Japan’s foreign exchange reserves totaled $362.61 billion as of the end of April, up $1.139 billion from the month before, the Finance Ministry said Wednesday.
This marks the first increase in three months, according to the ministry.
The rise was attributed mainly to the euro’s strengthening against the dollar, which helped boost the value of euro-denominated assets.
In February and March, the weak euro played a key role in suppressing the reserves, which consist of securities and deposits denominated in foreign currencies, International Monetary Fund reserve positions, IMF special drawing rights and gold.
At the end of April, Japan had $283.31 billion in foreign securities and $65.58 billion in foreign currency deposits.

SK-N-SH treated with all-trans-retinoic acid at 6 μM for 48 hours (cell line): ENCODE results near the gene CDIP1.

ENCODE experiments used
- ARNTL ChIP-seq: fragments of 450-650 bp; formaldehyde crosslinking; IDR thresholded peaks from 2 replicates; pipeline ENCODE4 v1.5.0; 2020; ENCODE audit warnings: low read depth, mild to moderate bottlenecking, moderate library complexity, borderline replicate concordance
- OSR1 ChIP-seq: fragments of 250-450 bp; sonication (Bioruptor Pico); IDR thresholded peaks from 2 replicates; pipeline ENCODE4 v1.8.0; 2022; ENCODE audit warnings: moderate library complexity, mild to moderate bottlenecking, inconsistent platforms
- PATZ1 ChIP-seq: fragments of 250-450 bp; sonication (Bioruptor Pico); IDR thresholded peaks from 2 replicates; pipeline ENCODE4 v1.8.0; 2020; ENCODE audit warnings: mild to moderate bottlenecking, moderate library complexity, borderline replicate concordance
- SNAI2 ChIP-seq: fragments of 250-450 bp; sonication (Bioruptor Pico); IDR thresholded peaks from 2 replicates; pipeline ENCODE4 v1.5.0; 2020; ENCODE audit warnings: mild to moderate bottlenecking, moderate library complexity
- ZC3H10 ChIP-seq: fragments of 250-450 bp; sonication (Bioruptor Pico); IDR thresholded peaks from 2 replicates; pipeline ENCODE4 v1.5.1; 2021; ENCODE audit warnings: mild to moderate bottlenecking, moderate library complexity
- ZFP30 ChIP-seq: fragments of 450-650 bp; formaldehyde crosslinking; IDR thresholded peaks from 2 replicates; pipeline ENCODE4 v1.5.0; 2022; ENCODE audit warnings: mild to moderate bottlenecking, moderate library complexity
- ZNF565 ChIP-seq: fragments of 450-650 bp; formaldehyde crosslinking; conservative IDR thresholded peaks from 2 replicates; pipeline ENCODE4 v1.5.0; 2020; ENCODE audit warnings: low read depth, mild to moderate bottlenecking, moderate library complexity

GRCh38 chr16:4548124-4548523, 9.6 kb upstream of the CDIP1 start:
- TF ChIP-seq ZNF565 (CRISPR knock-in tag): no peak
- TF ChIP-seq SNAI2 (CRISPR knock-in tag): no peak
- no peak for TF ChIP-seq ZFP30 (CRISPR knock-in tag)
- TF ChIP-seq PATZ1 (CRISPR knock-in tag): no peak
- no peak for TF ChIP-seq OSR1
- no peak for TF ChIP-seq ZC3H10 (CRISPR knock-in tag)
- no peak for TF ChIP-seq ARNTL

Of the latter, $5.70 billion is stored in foreign central banks and the Bank for International Settlements, $38.89 billion is stored in Japanese banks and $20.98 billion is stored in foreign banks.
Japan also had $4.91 billion in IMF reserve positions, $2.35 billion in IMF SDRs and $6.46 billion in gold.
Based on data available at the end of February, Japan was the largest holder of foreign reserves of any country or territory for the 17th straight month.
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